Toronto is NBA champion.
Kawhi Leonard was playoff MVP.
Load management is a thing.
Load management is the concept of resting players when they’re not hurt in order to keep them healthy and refreshed for the playoffs.
It’s been done before, in small doses. But Toronto took it to the next level.
Leonard played just nine games for San Antonio last season due to quad problems. This campaign, the Raptors sat Leonard 13 times just to rest him. He missed nine other games because of injury. He played 60 games total. He never played games on back-to-back nights.
Then Leonard ripped the playoffs to shreds.
Leonard praised the concept of load management in the afterglow of winning the title: “If we didn’t do that, I wouldn’t be here right now.”
Vanquished Golden State, meanwhile, saw the bodies of key players disintegrate: Kevin Durant suffered a ruptured Achilles in Game 5 of the championship series. Klay Thompson went down with a torn ACL in Game 6.
Thompson played 78 games this year, and 102 extra games over the past five playoffs. Durant also played 78 regular-season contests.
Would load management have kept Thompson and Durant healthy?
It certainly couldn’t have hurt. The Warriors were a prime target when it comes to utilizing load management because, like Toronto, there was no way they were going to miss the playoffs.
Home court didn’t matter to Golden State: The Warriors closed out their first three postseason series on the road, then Toronto finished them off at Oakland in the finals.
Other elements figure in: Every time a star sits, ticket-buyers are disappointed. (Leonard missed 15 away games and only seven home games.) Teams that aren’t locks for the playoffs walk a tightrope when they use load management. It’s all a reflection of the NBA playing too many games, as does every sport.
But load management works. Toronto won, and Leonard sparkled.
Can load management apply to other sports and teams? More specifically, can it apply to hockey and the Penguins?
Makes sense, right? Basketball is certainly demanding, but hockey is full contact.
The Penguins’ core is aging. Kris Letang and Evgeni Malkin are 32. Sidney Crosby and Phil Kessel are 31.
Would those players benefit by playing approximately 75 percent of the regular-season schedule, as Leonard did? It’s hard to imagine not. (Kessel would go ballistic when his streak of 774 consecutive games got snapped, but screaming is good cardio.)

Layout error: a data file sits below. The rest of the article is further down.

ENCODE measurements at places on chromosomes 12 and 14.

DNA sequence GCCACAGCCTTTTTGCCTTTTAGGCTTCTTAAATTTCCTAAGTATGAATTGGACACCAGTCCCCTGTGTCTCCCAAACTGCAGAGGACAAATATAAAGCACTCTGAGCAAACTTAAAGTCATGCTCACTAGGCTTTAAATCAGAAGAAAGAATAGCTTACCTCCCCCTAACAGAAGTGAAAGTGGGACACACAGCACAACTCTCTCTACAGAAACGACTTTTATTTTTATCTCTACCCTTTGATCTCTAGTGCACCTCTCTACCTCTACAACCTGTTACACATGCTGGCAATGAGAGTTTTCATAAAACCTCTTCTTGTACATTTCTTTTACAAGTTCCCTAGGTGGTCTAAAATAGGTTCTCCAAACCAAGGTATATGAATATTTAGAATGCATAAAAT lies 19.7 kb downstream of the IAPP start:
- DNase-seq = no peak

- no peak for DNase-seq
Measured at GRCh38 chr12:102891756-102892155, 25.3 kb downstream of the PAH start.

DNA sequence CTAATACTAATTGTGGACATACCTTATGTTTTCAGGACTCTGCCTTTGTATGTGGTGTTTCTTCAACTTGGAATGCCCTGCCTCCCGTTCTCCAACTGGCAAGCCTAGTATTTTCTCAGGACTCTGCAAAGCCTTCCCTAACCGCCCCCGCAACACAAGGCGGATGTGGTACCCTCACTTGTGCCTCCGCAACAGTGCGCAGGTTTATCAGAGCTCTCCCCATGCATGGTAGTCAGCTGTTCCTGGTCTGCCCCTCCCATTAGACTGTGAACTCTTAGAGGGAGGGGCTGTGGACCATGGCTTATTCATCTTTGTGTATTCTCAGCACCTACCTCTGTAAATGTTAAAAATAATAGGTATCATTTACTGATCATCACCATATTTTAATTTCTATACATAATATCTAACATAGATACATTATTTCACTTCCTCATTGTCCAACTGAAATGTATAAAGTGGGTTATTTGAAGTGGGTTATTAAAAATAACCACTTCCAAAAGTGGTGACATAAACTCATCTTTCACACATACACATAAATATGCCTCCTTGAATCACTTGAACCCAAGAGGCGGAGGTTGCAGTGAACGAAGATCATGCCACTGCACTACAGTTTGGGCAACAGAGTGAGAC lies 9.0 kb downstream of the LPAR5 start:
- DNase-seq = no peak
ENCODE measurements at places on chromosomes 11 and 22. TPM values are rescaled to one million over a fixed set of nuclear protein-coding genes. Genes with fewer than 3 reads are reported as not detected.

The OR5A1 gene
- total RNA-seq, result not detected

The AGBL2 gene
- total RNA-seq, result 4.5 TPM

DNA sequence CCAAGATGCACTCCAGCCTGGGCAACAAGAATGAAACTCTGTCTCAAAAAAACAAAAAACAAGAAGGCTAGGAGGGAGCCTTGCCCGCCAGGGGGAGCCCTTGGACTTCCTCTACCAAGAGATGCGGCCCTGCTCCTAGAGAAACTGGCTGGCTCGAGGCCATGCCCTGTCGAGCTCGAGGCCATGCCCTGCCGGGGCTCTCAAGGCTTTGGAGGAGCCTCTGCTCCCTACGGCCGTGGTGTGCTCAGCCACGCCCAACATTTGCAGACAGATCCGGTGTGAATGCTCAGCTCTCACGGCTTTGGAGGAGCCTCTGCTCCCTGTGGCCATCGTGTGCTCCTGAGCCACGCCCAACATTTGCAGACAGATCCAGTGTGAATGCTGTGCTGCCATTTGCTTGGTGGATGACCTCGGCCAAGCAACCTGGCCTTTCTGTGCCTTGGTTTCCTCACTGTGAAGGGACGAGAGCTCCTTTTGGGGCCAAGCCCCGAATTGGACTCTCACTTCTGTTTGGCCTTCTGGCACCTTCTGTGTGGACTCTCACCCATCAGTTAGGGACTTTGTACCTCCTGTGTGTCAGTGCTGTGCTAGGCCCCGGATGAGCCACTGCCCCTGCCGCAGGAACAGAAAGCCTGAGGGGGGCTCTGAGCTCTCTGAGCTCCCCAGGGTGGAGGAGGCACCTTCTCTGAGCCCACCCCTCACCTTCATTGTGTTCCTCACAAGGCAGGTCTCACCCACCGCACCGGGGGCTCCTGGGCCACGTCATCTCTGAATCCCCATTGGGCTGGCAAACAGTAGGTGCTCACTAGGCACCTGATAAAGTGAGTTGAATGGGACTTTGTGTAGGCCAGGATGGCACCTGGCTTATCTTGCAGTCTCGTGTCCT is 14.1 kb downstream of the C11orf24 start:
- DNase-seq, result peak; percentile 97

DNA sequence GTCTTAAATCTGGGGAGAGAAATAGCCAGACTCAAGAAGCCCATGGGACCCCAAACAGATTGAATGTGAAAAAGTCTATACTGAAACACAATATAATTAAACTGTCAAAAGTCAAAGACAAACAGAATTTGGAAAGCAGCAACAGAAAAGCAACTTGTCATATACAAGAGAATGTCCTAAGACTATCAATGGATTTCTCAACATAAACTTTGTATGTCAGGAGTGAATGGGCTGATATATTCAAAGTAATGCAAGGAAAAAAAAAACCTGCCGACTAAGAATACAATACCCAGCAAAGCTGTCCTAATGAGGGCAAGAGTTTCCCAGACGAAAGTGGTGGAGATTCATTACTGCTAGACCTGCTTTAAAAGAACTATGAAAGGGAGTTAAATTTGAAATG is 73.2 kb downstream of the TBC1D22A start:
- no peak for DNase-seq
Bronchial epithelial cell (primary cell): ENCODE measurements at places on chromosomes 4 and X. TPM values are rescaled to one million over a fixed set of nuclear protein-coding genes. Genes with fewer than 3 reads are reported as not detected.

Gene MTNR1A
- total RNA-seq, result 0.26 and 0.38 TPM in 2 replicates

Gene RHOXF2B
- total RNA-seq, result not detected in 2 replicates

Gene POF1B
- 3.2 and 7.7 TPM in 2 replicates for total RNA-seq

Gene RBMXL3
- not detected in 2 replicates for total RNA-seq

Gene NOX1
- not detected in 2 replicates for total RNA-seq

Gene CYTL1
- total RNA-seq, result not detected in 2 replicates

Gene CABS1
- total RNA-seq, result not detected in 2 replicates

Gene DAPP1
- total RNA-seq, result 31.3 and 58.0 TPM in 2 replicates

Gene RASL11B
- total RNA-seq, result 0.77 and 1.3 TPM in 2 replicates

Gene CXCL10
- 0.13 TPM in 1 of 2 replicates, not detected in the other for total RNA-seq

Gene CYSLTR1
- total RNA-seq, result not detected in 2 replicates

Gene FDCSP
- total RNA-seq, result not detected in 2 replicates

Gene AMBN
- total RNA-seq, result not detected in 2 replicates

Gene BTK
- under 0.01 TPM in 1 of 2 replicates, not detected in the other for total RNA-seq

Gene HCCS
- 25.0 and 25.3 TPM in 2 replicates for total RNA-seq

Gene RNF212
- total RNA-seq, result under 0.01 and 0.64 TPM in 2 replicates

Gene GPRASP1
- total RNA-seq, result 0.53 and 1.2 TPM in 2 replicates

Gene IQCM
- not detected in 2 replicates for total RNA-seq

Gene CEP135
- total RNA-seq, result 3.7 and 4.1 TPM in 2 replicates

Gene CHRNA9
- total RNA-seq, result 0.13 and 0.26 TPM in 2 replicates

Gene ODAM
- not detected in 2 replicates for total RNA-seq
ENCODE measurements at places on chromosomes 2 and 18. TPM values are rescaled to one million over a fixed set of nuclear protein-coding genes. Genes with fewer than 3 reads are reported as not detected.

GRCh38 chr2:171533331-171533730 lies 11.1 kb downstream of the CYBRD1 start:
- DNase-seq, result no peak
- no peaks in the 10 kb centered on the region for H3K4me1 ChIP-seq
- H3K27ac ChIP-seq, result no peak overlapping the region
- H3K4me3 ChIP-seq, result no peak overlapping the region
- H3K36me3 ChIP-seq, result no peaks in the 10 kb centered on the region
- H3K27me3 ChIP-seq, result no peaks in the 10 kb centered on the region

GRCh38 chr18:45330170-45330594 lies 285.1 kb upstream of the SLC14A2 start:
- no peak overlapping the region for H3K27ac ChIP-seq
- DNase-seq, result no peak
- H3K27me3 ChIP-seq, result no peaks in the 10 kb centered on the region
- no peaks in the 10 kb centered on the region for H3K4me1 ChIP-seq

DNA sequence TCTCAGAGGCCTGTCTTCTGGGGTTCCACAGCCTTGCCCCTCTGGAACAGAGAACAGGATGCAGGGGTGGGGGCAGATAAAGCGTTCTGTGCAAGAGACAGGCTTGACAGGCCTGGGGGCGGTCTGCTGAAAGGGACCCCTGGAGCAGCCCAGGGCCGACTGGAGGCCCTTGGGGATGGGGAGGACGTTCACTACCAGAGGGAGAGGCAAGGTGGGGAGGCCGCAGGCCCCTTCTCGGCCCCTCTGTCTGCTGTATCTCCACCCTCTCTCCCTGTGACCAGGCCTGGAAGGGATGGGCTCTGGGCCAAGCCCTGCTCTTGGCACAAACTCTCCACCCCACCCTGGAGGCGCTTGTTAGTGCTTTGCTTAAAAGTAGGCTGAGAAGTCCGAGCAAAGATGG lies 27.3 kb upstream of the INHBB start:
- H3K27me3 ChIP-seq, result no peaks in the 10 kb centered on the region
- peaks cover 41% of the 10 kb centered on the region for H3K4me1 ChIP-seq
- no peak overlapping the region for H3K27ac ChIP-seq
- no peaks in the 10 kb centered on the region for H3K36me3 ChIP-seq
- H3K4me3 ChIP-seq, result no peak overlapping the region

Two obstacles make the Penguins’ use of load management very unlikely.
First, the Penguins had to battle ‘til this past season’s final week to clinch a playoff spot. It likely will be no easier in 2019-20.
Second, absolutely no one involved with the organization would want to do it.
No hockey coach thinks beyond that night’s two points. The big picture is a foreign concept. Mike Sullivan is no exception.
Hockey players adhere to Kobe Bryant’s train of thought. Bryant dismissed load management by saying, “The only time I took a game off is when I couldn’t walk.”
Part of it is statistics. NBA stats are a per-game thing. Hockey uses the raw numbers.
Most of it is bravado and the joy of playing. Skating through hurt is a badge of courage. The players can’t see past that night’s two points, either. Crosby would be militantly against this. If Sullivan can’t get Patric Hornqvist on Crosby’s line, what chance would this have?
Using load management would be a calculated gamble for the Penguins. You can back off its application as the standings and injury dictate.
The fans would be angry but not as angry as they were about getting swept in the first round. The Penguins’ sellout streak is at 574. Is winning championships a bigger aphrodisiac than star power?
The Penguins have made the playoffs 13 straight times. They aren’t a lock for the playoffs, but it’s hard to imagine them missing.
But load management won’t even be considered by the Penguins or any other hockey team.
You’d think the Toronto Maple Leafs would. They haven’t won the Stanley Cup since 1967, and load management bore fruit in the locker room right down the hall. (The Leafs won’t admit it, but they’re embarrassed.)